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In a desert seared by climate change, burrowers fare better than birds

In the Mojave Desert, burrowing mammals are weathering hotter, drier conditions

Mojave Desert

In the Mojave Desert, burrowing mammals are weathering hotter, drier conditions.


February 22, 2021

In the arid Mojave Desert, small burrowing mammals such as the cactus mouse, the kangaroo rat and the white-tailed antelope squirrel are weathering the hotter, drier conditions triggered by climate change much better than their winged counterparts, finds a new study published in Science and funded by the U.S. National Science Foundation.

"The take-home message is that a warming climate can have severe effects on some desert animals but not others," said Doug Levey, a program director in NSF's Division of Environmental Biology. "Understanding such differences is an important first step in ecosystem management."

Over the past century, climate change has continuously nudged the Mojave's searing summer temperatures ever higher, and the blazing heat has taken its toll on the desert's birds.

However, the same team that documented the birds' decline has now found that small mammal populations in the desert have remained relatively stable since the beginning of the 20th century.

"We're finding that animals have diverse strategies for reducing their exposure to hot and dry conditions that could kill them," said study senior author Steven Beissinger, an ecologist at the University of California, Berkeley.

Using computer models to simulate how birds and mammals respond to heat, UCBerkeley researchers and their colleagues showed that small mammals' resilience is likely due to their ability to escape the sun in underground burrows and their tendency to be more active at night.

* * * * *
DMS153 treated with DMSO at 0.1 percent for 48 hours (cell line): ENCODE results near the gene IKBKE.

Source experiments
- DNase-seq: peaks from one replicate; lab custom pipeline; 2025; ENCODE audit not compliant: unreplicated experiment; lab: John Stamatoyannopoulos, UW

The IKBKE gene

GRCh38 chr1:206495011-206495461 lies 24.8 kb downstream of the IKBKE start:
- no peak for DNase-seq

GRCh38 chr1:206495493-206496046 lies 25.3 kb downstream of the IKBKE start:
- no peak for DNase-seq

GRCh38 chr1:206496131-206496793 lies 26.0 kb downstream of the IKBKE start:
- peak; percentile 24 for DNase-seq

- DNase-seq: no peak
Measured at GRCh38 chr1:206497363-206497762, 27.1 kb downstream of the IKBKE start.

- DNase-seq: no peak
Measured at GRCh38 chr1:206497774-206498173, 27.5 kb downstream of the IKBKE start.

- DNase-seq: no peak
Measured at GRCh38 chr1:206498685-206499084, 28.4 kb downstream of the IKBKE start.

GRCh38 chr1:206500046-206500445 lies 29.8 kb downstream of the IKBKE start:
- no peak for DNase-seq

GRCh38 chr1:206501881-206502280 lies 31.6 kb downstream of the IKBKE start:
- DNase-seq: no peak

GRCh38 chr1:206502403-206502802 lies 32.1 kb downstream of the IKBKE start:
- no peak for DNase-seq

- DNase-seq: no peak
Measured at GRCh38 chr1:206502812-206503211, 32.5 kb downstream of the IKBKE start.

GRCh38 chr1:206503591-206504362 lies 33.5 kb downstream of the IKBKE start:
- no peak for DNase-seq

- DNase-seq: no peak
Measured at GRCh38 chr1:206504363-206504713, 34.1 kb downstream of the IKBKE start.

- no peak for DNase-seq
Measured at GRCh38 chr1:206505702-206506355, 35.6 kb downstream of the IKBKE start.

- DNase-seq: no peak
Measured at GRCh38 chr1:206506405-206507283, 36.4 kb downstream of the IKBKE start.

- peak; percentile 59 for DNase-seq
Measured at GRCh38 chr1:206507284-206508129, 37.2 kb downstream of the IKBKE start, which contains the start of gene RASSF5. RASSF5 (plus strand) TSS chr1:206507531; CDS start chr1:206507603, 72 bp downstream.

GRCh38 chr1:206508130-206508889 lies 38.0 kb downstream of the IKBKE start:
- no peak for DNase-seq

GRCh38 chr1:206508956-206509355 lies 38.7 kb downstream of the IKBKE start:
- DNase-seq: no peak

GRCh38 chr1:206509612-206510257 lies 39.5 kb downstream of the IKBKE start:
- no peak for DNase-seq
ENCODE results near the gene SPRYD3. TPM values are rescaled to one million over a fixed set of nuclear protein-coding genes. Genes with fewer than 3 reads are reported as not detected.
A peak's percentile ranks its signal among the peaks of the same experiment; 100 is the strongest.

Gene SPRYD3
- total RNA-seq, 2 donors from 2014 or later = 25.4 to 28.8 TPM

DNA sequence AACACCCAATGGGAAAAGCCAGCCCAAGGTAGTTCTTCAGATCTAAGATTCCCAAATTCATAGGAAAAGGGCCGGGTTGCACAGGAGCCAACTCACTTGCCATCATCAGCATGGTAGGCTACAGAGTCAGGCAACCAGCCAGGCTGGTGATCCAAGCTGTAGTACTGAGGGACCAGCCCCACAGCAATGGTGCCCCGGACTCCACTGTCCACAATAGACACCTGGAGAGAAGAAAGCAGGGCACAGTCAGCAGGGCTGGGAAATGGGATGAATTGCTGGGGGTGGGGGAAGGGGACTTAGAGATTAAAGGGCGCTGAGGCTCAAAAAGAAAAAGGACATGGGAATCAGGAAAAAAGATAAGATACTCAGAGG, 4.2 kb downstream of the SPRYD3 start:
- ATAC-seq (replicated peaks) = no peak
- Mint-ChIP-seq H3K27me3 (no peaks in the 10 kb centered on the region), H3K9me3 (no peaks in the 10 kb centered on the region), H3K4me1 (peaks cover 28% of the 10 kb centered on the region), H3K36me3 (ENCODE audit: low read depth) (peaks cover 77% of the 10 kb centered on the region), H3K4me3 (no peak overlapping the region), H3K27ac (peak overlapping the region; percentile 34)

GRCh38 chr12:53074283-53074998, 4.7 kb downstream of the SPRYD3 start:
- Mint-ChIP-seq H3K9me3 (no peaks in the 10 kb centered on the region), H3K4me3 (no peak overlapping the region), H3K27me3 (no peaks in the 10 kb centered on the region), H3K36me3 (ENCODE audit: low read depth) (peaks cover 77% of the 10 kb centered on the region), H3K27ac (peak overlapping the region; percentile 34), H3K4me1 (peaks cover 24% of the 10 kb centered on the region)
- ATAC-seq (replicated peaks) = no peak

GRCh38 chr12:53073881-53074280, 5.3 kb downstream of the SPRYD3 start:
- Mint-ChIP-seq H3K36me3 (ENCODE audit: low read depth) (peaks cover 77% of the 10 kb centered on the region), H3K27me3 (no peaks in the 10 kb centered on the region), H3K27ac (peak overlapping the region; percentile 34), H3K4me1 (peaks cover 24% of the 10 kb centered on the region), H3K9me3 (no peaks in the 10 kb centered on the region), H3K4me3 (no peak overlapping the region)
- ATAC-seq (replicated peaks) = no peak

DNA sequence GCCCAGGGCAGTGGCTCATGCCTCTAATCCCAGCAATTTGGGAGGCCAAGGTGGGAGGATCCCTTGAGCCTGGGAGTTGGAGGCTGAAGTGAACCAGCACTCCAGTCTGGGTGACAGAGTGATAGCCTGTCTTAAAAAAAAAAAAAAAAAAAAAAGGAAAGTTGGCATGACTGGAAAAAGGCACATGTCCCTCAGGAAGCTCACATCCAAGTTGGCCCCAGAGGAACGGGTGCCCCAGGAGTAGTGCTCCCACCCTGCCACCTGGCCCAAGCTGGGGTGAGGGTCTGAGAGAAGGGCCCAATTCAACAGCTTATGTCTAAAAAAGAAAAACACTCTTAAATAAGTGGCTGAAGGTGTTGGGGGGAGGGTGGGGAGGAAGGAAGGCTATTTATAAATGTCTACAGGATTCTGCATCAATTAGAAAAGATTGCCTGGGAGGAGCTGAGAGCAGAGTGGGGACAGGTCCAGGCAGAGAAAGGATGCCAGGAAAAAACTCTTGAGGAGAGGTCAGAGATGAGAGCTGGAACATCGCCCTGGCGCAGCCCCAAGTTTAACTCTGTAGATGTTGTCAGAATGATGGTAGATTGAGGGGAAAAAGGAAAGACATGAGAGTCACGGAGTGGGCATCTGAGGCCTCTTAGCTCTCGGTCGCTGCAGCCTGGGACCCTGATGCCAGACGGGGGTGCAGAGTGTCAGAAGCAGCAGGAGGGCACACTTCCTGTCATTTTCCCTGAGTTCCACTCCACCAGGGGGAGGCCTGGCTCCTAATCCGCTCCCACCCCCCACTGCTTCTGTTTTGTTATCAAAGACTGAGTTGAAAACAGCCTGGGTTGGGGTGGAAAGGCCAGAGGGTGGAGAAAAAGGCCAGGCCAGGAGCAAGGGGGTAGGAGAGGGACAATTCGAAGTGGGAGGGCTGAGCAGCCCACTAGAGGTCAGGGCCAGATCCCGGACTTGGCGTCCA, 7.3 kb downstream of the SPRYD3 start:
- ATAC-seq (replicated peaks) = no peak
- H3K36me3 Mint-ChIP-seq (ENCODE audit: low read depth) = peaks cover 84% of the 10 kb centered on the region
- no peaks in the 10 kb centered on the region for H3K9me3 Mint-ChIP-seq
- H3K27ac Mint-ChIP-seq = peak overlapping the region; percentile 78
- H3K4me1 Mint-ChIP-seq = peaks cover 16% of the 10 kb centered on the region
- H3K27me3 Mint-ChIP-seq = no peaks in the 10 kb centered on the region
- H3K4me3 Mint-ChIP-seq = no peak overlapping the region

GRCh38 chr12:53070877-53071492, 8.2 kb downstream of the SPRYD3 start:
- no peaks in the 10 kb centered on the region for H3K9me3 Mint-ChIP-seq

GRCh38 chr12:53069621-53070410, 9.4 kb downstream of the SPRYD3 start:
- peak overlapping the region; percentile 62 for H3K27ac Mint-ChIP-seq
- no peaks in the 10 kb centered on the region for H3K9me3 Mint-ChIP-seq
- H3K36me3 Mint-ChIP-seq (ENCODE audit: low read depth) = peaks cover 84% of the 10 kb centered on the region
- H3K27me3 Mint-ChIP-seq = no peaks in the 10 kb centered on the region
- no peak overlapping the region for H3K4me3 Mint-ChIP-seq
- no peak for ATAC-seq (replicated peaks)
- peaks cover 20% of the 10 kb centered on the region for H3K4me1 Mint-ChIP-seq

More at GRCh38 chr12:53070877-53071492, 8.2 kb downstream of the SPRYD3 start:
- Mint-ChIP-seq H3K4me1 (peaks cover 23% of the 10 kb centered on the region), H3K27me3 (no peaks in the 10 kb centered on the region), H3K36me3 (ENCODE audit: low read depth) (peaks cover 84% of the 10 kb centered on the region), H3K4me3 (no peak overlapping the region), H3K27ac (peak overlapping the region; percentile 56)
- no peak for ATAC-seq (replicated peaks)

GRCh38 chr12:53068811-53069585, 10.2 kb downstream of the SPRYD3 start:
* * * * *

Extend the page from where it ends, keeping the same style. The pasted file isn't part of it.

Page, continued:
As a result of these behaviors, small mammals have much lower "cooling costs" than birds, which have less capacity to escape the desert heat and need extra water to maintain a healthy body temperature.

"It's becoming clear that animals across the planet are responding to climate change by shifting where they live and shifting when they breed, and we're starting to get really strong evidence of population declines in certain areas that may be associated with warming," said lead author Eric Riddell, an ecologist at Iowa State University. "Some estimates now suggest that one in six species will be threatened by climate change over the next century. Figuring out which species those are, and what kind of traits they have, is critical."

--  NSF Public Affairs, researchnews@nsf.gov